Phrasing the problem thus is pushing the argument naively back to a Hindu satkaryavada position — that is, something never changes — that the Buddha had denied; trusting in asatkaryavada (noeffect pre-existing in the cause), the Sarvastivadins had tried to come up with a most rational account, both extremes of which were judged equally flawed by Nagarjuna, whose critique of temporality Seng-chao then tried to replicate in this essay. This shows that wherever there is a history of debate and prior studies thereof (by Robinson and Liebenthal), one cannot offer a new, personal exegesis without justifying such an exercise in light of interpretations past and current.
Likewise a philosophical exegesis of Seng-chao's essay on "Nirvana as Nameless" is inadequate. Only by working through the problems of the ideological debate behind this text can one see what was at stake — how unlike Chi-tsang Seng-chao was, why he was not counted as a San-lun master within the new San-lun lineage, and why Chi-tsang's version of that new lineage was an ideological creation. In this essay, Seng-chao sided with Yao Hsing, his patron, against the prince Yao Sung (p.68). Seng-chao defended gradual enlightenment by appealing, as Yao Hsing did, to the Triyana doctrine in the Wisdom Sutra. He thus opposed a theory of sudden enlightenment derived at the time by Tao-sheng — not from the Nirvana Sutra but from the Ekayana of the Lotus Sutra, as was also done by Yao Sung. This shows how Seng-chao was as yet unable to reconcile the Empty and the One (Vehicle).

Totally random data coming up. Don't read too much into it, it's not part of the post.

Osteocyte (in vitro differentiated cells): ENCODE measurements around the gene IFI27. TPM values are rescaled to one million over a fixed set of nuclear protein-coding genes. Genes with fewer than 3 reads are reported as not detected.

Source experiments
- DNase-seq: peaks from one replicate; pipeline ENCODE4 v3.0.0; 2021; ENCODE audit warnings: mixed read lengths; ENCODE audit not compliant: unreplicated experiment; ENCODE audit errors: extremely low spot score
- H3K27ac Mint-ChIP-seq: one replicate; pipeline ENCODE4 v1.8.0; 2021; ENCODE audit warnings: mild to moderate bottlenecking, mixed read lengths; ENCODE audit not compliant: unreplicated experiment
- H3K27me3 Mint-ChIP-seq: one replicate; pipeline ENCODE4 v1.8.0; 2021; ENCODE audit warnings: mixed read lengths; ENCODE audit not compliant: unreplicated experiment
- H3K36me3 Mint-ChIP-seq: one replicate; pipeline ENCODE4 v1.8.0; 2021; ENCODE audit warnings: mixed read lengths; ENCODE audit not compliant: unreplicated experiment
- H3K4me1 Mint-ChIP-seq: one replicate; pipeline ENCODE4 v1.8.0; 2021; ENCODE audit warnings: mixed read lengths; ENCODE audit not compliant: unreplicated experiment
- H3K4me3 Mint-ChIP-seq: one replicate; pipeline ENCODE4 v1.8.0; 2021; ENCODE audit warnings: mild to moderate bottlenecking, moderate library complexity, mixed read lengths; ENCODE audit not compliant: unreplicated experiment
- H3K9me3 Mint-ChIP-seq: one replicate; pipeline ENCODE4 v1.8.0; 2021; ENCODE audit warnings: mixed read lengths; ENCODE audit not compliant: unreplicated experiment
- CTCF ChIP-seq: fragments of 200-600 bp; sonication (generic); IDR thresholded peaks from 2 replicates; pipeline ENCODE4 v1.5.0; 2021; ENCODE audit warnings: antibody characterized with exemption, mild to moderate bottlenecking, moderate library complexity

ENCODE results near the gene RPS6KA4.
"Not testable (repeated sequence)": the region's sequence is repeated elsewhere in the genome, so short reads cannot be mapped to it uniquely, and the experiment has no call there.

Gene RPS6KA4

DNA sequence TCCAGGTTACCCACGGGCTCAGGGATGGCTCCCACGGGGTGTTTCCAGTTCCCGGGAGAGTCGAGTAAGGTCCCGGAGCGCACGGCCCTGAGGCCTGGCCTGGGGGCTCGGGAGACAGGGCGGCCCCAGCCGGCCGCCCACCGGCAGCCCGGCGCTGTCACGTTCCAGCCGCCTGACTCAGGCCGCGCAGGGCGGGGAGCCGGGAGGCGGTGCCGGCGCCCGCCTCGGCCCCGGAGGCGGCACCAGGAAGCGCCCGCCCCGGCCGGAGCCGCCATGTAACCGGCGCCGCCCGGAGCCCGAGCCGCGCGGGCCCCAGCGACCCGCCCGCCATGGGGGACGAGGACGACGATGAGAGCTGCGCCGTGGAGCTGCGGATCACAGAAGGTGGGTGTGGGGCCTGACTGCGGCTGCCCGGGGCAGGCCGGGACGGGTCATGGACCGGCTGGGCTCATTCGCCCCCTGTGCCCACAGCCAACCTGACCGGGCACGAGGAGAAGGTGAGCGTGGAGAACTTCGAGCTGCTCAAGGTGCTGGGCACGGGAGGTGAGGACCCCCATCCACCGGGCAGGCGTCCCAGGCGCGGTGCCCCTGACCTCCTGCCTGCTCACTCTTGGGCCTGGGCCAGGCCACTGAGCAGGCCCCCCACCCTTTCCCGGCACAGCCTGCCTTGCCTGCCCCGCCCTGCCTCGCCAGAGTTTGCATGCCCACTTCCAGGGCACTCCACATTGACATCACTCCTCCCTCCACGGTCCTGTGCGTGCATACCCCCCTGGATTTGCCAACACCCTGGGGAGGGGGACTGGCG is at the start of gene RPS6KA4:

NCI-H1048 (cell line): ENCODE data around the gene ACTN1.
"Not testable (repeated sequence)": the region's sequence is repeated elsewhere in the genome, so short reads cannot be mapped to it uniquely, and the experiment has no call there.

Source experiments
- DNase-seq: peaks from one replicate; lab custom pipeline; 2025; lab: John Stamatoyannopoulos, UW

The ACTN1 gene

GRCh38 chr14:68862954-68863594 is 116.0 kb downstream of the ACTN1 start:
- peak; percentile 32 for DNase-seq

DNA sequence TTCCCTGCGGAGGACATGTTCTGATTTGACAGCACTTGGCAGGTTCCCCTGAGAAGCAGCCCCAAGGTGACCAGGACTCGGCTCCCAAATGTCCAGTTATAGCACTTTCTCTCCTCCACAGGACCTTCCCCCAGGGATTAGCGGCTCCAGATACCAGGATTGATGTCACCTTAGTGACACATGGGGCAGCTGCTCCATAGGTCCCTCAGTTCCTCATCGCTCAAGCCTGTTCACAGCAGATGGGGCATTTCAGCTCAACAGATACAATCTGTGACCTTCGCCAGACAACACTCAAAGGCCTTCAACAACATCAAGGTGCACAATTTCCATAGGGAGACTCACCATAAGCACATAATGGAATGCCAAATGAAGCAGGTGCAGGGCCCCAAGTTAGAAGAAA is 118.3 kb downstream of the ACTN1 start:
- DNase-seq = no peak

Other early disciples of Kumarajiva specializing in Madhyamika could not reconcile the Empty (the absence of any essence)with the new Buddha-nature doctrine either. It took Chi-tsang, a century later, to reconcile these three teachings of the One, the Empty, and the Real — after the Ch'eng-shih masters had forged their own synthesis. It is in battling the latter school that Chi-tsang came up with a new history of the San-lun transmission, one that bypassed the mistaken Ch'eng-shih master and claimed to be directly inspired by the sutras themselves.
No discourse is ever objective; all writings, including this review, privilege certain views over other views. My disagreement with the author over some interpretations is minor; much of the work in this book is solid and sound. Overall, Madhyamika Thought in China is a valuable addition to the field. It offers a very sympathetic exposition of the Madhyamika tradition in China, and it is as much a book on as in the tradition of "Chinese Thoughts on Madhyamika." For that, it should be read with an equal amount of caution and appreciation.